Advent of Lipa Na M-Pesa

The advent of Lipa Na M-Pesa for merchants opened a door for bus operators to do their own online ticket booking via their social media pages and websites minus relying on a third-party providers such as BookNow who needed to be paid a commission.

These buses also need cash to pay for fuel, bribe the police, buy stuff on the way and even do minor repairs and leaks which might occur on the road. by relying heavily on a cashless BookNow, most of these operations would be a nightmare; this led to slow and to almost zero adoption.

As the first bus booking platform in the region, BookNow aimed to avoid the congestion and commotion associated with last-minute bus bookings in the region by providing travellers with a pre-booking option but most of the bus operators profit from the commotion and chaos associated with bus booking.

Profit from chaos

It’s easier for bus operators to set up such an online system. However, bus operators do rely on goons and unemployed touts to fill their seats for their major trips. The chaotic touts force some of the gullible passengers to take a bus they have never heard of or one they never planned to travel with in the first place. By introducing such a system, bus operators think they would take a long time to fill their buses and they will have fewer trips a day hence reducing their revenues.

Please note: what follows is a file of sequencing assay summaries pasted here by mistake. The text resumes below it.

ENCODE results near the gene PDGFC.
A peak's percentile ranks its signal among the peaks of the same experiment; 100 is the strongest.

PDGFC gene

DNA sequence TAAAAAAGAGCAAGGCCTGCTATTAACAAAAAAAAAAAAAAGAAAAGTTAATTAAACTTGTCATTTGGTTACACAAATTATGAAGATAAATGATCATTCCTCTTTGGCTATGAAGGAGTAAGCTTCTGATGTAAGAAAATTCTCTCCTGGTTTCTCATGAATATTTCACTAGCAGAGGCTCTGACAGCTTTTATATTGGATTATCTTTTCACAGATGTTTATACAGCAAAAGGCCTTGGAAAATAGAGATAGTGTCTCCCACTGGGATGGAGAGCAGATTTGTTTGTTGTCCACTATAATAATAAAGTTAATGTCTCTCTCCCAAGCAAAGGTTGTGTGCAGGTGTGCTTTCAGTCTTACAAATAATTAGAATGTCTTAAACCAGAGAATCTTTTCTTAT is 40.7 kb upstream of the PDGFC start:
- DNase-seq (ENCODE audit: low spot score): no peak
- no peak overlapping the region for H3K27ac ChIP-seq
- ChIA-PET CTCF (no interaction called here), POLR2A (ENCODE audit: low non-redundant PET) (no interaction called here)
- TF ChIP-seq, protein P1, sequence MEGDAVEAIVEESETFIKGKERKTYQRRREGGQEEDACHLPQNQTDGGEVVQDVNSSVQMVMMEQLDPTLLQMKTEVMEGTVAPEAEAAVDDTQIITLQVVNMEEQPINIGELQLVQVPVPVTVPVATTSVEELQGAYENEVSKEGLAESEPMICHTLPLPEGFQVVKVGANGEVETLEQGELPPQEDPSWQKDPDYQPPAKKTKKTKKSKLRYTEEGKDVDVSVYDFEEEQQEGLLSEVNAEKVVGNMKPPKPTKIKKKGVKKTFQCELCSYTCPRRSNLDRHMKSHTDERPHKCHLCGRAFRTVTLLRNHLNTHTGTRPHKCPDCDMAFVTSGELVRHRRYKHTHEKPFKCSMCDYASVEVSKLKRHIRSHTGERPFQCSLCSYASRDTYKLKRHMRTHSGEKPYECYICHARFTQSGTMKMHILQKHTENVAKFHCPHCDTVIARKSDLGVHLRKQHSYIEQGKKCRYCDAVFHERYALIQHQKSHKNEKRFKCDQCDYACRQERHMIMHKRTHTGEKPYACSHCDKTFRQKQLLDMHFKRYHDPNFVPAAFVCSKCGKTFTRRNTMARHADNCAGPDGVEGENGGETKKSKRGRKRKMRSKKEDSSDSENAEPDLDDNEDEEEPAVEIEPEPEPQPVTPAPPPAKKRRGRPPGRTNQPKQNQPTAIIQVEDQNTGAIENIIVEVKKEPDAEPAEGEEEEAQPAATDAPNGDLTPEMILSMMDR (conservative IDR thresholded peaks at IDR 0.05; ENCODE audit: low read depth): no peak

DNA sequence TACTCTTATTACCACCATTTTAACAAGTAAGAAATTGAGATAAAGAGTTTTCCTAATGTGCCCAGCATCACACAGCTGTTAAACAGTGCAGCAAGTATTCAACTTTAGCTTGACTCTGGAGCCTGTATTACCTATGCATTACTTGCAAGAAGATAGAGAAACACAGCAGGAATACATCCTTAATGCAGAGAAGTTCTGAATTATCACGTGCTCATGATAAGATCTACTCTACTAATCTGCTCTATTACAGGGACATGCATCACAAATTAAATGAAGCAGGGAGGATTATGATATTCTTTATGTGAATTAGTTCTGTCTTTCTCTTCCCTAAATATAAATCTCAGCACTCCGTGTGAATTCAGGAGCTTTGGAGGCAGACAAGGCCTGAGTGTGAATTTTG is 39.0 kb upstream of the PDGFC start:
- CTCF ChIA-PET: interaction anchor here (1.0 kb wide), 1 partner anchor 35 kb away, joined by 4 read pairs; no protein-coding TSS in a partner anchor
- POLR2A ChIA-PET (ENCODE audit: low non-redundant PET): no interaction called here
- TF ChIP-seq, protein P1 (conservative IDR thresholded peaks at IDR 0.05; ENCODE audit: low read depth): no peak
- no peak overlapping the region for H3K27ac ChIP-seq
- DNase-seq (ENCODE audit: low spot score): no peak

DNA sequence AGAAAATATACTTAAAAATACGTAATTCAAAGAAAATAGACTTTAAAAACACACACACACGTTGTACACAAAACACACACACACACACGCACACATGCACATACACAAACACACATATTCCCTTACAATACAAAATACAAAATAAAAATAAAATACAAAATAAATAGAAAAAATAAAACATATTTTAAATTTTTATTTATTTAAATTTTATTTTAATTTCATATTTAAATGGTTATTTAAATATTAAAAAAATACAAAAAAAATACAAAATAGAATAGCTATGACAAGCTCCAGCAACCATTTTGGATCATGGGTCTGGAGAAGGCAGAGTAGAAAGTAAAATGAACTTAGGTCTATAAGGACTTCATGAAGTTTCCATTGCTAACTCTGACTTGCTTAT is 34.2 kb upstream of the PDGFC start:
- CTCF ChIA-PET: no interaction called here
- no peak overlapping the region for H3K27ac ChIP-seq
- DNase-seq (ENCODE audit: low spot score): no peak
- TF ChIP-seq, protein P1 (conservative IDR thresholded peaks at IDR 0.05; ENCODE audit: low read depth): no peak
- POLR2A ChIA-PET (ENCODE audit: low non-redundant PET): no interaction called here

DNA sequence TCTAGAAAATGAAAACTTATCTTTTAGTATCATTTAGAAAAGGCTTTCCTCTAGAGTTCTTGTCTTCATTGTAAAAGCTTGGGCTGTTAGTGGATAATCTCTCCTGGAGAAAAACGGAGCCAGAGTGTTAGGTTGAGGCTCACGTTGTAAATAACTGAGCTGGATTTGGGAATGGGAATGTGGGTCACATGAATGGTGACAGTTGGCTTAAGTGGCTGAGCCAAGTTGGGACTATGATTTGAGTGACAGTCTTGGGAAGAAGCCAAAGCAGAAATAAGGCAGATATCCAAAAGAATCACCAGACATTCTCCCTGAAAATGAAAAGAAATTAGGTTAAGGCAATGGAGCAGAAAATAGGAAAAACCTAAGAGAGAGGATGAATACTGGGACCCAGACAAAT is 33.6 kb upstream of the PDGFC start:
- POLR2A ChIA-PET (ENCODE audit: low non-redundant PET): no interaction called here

Read more about other startup deaths here.

In loving memory of Cladlight, a Kenyan motorcycle smart jacket startup


Founded by Joseph Muchene, a Certified Public Accountant – Kenya, and Charles Muchene, an Electrical and Electronics Engineer,  Cladlight wanted to develop a smart jacket for Kenya’s growing motorcycle transport industry informally called boda bodas.

The brothers conceptualized and designed a smart wearable and interactive jacket to help bicycle riders in East Africa to improve their visibility, day or night, while clearly showing intents to turn left, right or brake to avoid road accidents, which stood at over 3,000 to 10,000 a year according to WHO.

The two were selected to join an acceleration programme at the Nailab, a Narobi-based accelerator and a few weeks into it hired Michael Gathogo, a hardware enthusiast, as a project manager.

At the time, Charles told TechMoran, “There’s an increase in ‘bodabodas’ (public transport motorcycles) in Kenya, and as a result many inexperienced youths are rapidly acquiring one for business. In turn, there is a high level of road accidents involving these motorbikes,” he said. “Since the law requires that all these riders to wear a reflective jacket, we aim to launch a line of indicator reflective jackets for them.”
Cladlight was inspired by their dream for a road-safe society. It’s reflective, indicator jackets would be used not just by ‘bodaboda’ riders but could be used for safety at assembly plants, warehouses, machine rooms among others. It’s also wanted to work with fitness enthusiasts.